Vitamin C, which is also called ascorbic acid, is a vitamin that your body requires for good health. Your body uses it to form collagen in bones, cartilage, muscle, and blood vessels and to help with the absorption of iron. Vitamin C can be found in fruits and vegetables, especially citrus fruits, such as lemons, limes, and oranges. Currently the recommended daily intake of vitamin C is 90 milligrams for men ages 18 and older and 75 milligrams for women 18 and older. Pregnant and breastfeeding women need larger quantities and should check with their doctors. Children require different amounts of vitamin C based on their ages.
Vitamin C deficiency can lead to scurvy, which is a serious disease that can even lead to sudden death. This is rare and happens only in cases of severe deficiency. Scurvy may occur in people who are malnourished or in infants whose only source of nourishment is breast milk. Patients with scurvy are treated with vitamin C, and their symptoms usually improve within 24 to 48 hours.
There are many proposed uses for vitamin C. In particular, researchers continue to investigate the use of this vitamin to prevent or treat colds and respiratory infections, although for the most part they’ve been unable to show that it causes any significant reduction in the risk of developing a cold. However, the vitamin may shorten the duration of colds in the general population. In people living in very cold temperatures or those who exercise at extreme levels, vitamin C may lead to as much as a 50 percent drop in the risk of developing a cold. Vitamin C has not been shown to be beneficial in the prevention of cataracts, heart disease, or cancer, although research is constantly being done to evaluate its effects.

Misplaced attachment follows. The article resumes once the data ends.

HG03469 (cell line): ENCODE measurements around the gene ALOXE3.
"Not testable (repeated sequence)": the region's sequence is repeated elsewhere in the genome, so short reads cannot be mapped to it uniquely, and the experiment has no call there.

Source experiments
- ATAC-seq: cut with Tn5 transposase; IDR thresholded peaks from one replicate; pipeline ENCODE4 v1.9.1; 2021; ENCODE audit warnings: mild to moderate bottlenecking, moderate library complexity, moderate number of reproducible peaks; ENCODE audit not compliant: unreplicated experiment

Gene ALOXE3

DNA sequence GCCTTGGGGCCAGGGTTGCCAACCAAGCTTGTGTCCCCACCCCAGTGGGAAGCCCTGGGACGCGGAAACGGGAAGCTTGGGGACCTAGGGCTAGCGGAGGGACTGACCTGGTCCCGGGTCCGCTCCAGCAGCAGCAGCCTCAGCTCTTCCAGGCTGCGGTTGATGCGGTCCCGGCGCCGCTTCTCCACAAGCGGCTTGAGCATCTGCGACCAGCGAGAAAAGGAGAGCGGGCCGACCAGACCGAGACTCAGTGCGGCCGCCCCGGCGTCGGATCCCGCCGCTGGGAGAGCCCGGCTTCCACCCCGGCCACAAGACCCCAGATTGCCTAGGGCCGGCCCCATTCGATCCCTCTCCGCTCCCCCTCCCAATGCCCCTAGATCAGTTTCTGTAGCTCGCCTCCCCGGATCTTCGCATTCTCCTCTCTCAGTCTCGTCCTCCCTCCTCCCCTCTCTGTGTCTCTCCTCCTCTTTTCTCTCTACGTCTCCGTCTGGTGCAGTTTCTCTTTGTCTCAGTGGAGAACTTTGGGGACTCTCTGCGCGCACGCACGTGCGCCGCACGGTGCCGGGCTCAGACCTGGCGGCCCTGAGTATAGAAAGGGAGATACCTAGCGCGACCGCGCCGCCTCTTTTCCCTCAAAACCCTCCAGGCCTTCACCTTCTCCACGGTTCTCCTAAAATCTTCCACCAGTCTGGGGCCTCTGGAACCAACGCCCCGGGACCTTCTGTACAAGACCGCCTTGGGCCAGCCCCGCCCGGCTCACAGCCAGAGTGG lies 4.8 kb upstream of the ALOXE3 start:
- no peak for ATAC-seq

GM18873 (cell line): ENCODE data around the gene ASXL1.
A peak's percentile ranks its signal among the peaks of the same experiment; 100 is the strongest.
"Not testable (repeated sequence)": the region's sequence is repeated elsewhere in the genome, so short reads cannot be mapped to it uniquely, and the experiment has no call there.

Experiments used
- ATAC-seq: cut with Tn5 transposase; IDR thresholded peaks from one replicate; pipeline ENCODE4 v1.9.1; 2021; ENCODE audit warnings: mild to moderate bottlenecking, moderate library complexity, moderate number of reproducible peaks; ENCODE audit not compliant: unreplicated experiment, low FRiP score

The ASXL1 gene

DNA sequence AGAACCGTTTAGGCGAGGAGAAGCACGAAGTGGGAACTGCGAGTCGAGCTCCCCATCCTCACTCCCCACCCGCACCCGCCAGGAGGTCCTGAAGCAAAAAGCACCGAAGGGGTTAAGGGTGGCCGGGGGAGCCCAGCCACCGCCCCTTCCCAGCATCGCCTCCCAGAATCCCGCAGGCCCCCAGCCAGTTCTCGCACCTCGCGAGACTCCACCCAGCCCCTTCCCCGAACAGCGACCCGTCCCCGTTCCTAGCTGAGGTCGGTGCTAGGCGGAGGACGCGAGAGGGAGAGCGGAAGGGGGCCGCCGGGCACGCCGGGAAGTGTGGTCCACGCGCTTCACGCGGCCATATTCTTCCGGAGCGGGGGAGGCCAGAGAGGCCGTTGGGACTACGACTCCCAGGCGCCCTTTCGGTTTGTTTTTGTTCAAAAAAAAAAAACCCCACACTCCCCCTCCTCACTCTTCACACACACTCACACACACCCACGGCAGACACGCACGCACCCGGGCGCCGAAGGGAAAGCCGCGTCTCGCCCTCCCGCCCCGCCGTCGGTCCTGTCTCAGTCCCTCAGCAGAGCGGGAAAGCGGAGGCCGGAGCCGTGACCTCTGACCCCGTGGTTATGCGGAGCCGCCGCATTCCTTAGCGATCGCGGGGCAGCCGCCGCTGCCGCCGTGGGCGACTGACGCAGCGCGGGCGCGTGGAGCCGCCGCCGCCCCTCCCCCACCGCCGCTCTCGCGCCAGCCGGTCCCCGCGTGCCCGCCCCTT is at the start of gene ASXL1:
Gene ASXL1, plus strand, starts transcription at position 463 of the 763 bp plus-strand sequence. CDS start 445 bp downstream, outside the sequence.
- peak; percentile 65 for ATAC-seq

1. Your body cannot store vitamin C, so it is extremely rare to develop vitamin CC toxicity.
2. Consuming more than 2,000 milligrams of vitamin C a day may lead to upset stomach and diarrhea.
3. Scurvy was widespread in the British navy until limes were added to the sailors’ diets. This is believed to be the reason British sailors were called limeys.